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Chapter Five The Federal Government The Legislative Branch ~~~~~ The Powers of Congress.

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Presentation on theme: "Chapter Five The Federal Government The Legislative Branch ~~~~~ The Powers of Congress."— Presentation transcript:

1 Chapter Five The Federal Government The Legislative Branch ~~~~~ The Powers of Congress


3 Powers of Congress Congress has three types of powers 1.delegated assigned to the legislative branch by the Constitution 2.implied based on interpretation of constitutional powers 3.impeachment checks and balances system created by Constitution Delegated Powers Article I, Section 8, Clauses 1-17 of the Constitution called delegated because they are specifically assigned to Congress these powers give Congress the authority to make laws in five important areas 1.financing the government 2.regulating and encouraging trade and industry 3.defending the country 4.creating lower courts 5.providing for growth

4 Financing Government raise and collect taxes borrow money print and coin money pay the debts of the U.S. provide for the country's defense and general welfare Delegated Powers

5 Regulating and Encouraging American Trade and Industry regulate trade with foreign countries regulate trade between the states (domestic) sets a uniform standard of weights and measures English and Metric system protect the rights of inventors patents, copyrights, trademarks establishment of post offices regulates the building of roads U.S. routes, interstates set punishments for piracy and other major crimes committed against American ships on the high seas Delegated Powers

6 Defending the Country power to declare war maintain an army and a navy provide for a citizen army that can be called to duty during wartime or national emergencies national guard or state militia Delegated Powers

7 Creating Lower Courts pass laws concerning such crimes as counterfeiting and treason established a system of national courts to ensure that these and other federal laws are upheld

8 Delegated Powers Providing for Growth regulate immigration pass naturalization laws make it possible for immigrants to become U.S. citizens power to govern the country's territories provide for the admission of new states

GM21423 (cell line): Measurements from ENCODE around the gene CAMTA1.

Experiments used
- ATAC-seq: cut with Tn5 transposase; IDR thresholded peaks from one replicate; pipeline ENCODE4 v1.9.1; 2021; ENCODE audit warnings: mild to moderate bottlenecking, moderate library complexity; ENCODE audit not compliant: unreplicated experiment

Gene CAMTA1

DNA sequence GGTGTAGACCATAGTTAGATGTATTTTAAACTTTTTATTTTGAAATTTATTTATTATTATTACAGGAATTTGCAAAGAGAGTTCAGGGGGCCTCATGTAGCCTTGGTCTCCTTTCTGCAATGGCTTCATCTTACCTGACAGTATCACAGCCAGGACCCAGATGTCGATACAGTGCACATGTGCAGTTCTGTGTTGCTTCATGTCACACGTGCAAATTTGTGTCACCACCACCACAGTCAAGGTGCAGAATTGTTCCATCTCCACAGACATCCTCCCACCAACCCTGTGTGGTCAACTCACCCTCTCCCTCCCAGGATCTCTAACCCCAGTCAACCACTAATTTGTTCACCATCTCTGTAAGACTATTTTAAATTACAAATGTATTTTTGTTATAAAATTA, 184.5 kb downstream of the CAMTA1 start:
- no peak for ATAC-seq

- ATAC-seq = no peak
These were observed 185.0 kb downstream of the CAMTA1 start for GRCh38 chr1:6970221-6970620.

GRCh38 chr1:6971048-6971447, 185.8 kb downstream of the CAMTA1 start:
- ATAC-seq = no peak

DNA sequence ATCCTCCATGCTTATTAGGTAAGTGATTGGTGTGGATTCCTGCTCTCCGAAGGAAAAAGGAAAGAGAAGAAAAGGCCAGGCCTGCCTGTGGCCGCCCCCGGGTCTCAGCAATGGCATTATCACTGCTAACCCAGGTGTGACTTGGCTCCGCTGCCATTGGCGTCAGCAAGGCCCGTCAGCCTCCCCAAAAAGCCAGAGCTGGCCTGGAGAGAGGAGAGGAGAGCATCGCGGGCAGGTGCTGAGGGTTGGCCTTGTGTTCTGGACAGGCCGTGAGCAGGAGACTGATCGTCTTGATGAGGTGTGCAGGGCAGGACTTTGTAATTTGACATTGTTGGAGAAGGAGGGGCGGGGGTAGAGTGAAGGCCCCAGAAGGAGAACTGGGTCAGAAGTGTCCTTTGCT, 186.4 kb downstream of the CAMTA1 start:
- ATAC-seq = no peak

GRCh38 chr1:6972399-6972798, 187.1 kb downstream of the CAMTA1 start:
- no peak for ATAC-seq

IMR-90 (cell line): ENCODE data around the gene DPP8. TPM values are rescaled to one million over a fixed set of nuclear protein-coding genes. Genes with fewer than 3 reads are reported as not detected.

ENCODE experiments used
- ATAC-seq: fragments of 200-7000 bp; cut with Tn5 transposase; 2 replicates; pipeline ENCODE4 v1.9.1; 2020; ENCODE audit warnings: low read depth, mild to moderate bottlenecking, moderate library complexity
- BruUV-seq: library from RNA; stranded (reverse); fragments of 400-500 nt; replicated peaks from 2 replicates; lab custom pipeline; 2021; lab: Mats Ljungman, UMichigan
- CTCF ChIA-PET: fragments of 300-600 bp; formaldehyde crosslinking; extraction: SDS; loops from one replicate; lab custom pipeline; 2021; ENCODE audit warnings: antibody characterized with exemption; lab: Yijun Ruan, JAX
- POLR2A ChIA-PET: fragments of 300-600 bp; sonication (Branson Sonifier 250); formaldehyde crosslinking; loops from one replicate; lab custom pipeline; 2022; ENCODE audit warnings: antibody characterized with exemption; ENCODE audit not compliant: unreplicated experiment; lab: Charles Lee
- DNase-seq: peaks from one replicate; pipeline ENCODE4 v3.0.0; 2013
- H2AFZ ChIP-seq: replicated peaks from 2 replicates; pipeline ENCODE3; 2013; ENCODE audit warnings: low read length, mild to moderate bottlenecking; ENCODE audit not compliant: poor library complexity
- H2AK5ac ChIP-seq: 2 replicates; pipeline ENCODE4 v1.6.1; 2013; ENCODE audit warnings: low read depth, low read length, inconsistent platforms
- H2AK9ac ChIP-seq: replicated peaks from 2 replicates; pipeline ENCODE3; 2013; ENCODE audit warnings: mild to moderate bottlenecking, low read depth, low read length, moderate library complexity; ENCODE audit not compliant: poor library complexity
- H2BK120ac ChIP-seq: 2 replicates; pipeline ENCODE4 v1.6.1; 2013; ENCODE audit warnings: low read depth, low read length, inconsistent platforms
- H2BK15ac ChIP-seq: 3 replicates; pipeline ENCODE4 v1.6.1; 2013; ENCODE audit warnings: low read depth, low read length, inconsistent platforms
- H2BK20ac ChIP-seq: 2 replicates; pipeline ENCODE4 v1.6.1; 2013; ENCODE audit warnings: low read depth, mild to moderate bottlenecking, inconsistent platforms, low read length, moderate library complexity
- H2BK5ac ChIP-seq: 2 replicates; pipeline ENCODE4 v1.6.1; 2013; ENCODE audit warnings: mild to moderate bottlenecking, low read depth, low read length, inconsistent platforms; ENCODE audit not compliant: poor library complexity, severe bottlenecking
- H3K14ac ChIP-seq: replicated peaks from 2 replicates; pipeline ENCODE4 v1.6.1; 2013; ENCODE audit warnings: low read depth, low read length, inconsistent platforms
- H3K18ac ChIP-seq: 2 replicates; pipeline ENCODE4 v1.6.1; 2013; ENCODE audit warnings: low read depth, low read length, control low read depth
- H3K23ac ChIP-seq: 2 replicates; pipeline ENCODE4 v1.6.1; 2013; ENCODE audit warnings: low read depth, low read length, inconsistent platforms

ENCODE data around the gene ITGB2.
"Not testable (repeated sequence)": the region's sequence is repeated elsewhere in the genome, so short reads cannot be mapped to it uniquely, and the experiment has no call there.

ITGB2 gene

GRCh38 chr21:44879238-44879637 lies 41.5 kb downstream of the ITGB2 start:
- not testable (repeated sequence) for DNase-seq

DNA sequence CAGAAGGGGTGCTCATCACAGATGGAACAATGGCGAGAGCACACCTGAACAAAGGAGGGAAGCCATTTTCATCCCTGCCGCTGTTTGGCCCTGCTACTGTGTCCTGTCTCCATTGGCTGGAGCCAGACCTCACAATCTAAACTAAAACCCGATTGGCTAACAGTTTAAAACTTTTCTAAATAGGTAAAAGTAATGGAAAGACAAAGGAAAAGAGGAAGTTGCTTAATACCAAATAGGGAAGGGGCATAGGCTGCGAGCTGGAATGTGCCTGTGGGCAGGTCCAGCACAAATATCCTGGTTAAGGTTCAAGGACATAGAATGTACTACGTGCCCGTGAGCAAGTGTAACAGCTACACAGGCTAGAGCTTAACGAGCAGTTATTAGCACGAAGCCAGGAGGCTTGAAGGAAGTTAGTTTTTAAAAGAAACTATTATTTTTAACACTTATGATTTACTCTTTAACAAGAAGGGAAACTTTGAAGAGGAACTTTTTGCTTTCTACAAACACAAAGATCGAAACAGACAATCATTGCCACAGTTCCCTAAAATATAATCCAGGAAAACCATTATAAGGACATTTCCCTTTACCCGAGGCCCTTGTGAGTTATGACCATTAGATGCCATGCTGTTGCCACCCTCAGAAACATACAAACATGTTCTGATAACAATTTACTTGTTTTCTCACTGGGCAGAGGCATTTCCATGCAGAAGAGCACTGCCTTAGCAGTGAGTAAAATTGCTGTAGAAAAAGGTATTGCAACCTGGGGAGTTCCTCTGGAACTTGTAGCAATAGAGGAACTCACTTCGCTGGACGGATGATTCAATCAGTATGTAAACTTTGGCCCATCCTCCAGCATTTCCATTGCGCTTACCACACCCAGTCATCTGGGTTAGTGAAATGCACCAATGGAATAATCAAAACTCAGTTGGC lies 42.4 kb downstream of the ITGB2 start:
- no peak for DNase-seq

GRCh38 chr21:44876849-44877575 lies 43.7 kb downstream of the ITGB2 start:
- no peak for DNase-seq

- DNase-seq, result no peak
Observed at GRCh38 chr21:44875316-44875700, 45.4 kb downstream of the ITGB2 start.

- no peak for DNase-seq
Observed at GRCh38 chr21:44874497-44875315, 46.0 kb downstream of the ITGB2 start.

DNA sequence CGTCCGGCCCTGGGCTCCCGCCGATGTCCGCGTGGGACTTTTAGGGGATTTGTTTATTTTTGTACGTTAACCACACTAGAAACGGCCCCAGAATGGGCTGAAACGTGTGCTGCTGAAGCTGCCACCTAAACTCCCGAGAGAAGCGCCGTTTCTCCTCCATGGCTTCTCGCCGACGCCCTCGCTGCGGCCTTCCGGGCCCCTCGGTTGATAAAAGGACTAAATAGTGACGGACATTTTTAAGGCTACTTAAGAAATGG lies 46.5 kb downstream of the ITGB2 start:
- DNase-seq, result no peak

10 Implied Powers the necessary and proper clause (elastic clause) Article I Section 8 Clause 18 Congress has the power "to make all laws which shall be necessary and proper for carrying into execution [carrying out] the foregoing powers [delegated powers]. known as the elastic clause allows Congress to stretch the delegated powers listed in the Constitution to cover many other subjects permits Congress to pass laws related to situations that developed after the Constitution was written defend the country – create military academies regulate trade and industry – set minimum wage Implied Powers = Powers not specifically granted to Congress by the Constitution that are suggested to be necessary to carry out the powers delegated to Congress under the Constitution.

11 Examples of Implied Powers

12 Impeachment Power Impeachment power to accuse high federal officials of serious crimes against the country president, vice president, and federal judges members of the executive branch and judicial branch part of checks and balances system power to bring these officials to trial for their crimes power to remove these officials from office if they are found guilty of these crimes treason an act that betrays or endangers one's country abuse of power Watergate scandal perjury or obstruction Clinton affair Impeachment = The House procedure of drawing up and passing a list of charges against a high federal official.

13 House of Representatives draws up charges against an accused official list of charges is read before the entire House representatives vote if a majority vote in favor of the list of charges, the official is impeached, or formally accused and put on trial Senate holds trial on the impeachment charges vice president usually acts as the judge if the president is impeached the chief justice of the Supreme Court presides over the trial instead members of the Senate become a court jury hear the evidence examine all witnesses votes on the guilt or innocence of the official two thirds of the Senate must find the official guilty before he or she can be dismissed from office Impeachment Power